Chapels at the Monastery
The Main Church
The main church, dedicated to St. Anthony and St. Nektarios, is a Byzantine-style domed church. St. Anthony the Great, the father of monasticism, lived in Egypt from 251 to 356 AD. Following Christ’s words, “If thou wouldest be perfect, go, sell that thou hast, and give to the poor, and thou shalt have treasure in heaven; and come, follow Me,” he abandoned his family’s earthly riches at the age of eighteen and retreated into the Egyptian desert, where he mastered the art of prayer and self-denial. Although he never sought disciples, the fame of his holiness drew many to the monastic life and many others to a renewed life dedicated to our Lord Jesus Christ.
“I no longer fear God, but I love him. For perfect love casts out fear.”
– Saint Anthony the Great
St. Nektarios of Aegina was born in 1846. He was consecrated bishop of Pentapolis in 1885. On account of his many virtues and sincere love for his flock in Christ, he was much beloved by the faithful. Other clergymen became jealous of his popularity and accused him of currying favor with the people in order to seat himself upon the patriarchal throne of Alexandria. He was therefore removed from his hierarchal position. The humble servant of Christ bore everything with guilelessness, always returning love and forbearance for the hate he unjustly received. After his repose in 1920, God showed how well-pleased He was with His beloved servant by working innumerable miracles through his holy relics and his intercessions.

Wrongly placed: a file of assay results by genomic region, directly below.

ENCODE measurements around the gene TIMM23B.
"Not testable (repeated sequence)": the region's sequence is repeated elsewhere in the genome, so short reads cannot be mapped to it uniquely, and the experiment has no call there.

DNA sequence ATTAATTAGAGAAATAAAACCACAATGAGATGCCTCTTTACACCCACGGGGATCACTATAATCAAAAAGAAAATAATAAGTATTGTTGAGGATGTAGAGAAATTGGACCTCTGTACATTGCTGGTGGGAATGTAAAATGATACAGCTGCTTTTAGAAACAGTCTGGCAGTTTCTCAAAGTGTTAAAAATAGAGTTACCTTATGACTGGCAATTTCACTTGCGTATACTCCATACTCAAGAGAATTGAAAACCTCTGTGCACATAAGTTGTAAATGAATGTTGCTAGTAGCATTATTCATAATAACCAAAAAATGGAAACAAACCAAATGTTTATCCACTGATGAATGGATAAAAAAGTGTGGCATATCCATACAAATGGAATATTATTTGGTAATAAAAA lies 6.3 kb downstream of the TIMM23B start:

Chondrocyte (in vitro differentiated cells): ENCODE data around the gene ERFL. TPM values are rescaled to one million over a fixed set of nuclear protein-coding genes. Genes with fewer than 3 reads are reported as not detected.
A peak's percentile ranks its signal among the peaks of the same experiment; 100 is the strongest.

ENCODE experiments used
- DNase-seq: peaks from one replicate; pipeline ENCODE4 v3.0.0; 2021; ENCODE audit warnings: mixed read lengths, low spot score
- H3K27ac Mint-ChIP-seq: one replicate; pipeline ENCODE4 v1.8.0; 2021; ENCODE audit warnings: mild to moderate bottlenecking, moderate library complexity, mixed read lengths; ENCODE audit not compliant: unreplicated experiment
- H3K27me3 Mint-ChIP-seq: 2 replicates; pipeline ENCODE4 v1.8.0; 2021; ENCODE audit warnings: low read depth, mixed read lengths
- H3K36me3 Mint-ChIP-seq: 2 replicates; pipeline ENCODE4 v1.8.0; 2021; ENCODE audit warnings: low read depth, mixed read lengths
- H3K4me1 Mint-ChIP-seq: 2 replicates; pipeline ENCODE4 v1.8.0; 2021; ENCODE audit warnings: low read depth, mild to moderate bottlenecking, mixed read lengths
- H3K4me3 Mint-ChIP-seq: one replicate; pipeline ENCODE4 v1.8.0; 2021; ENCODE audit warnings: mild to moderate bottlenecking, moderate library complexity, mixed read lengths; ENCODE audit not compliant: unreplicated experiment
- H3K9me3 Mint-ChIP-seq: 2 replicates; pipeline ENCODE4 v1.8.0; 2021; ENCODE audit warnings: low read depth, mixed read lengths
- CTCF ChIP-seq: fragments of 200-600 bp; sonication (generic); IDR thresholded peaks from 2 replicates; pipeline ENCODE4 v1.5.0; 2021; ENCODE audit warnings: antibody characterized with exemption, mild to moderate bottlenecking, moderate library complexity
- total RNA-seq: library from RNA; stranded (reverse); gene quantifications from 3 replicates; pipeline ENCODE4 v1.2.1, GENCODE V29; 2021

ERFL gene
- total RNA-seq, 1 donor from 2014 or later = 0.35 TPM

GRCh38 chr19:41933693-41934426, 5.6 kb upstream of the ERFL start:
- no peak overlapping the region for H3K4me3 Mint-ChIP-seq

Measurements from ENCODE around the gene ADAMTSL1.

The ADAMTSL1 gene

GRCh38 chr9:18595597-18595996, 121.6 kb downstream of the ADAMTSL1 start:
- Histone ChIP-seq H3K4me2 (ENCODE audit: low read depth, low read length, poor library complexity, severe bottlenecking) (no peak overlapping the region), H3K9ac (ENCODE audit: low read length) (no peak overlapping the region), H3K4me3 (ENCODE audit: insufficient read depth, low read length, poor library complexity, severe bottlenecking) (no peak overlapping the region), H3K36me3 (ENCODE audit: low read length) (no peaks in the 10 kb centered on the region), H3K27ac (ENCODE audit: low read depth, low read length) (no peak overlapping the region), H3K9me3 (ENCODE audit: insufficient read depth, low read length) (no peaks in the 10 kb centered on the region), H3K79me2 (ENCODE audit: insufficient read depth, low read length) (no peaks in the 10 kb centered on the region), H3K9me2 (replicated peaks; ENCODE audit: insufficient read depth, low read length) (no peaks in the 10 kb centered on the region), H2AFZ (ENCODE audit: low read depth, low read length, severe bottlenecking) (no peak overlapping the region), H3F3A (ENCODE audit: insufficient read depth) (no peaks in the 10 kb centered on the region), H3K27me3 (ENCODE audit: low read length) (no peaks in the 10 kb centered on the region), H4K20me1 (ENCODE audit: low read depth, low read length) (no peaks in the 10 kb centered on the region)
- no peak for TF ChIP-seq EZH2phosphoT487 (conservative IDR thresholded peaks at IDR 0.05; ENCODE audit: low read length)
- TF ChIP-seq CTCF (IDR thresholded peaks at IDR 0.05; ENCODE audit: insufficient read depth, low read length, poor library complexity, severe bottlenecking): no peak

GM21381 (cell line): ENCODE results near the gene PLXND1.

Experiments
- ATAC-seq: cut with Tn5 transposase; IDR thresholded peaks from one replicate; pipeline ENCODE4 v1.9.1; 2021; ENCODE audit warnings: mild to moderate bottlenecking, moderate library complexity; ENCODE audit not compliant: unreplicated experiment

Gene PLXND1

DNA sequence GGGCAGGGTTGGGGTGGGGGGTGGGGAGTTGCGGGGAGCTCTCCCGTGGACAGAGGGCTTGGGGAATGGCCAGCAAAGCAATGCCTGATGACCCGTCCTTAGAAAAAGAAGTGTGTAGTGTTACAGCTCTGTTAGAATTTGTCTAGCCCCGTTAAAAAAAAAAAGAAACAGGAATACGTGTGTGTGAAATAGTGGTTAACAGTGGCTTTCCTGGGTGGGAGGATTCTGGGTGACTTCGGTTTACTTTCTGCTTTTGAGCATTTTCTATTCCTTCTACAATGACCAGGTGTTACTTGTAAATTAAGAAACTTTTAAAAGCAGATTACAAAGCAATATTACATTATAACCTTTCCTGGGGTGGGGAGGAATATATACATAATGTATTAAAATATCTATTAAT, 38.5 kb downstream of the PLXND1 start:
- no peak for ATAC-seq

“Confession must be performed without embarrassment and reservation, but with boldness and self-reproach, because boldness is an expression of the abandonment of sin and a disposition to expose sin; bashfulness confirms that there exists a lack of courage.”
– Saint Nektarios of Aegina
“Seek the Lord . . ., seek His face continually.”
– Psalm 104:4
“The light of thy countenance, O Lord, has been marked upon us.”
“He that is joined unto the Lord is one spirit.”
– 1 Corinthians 6:17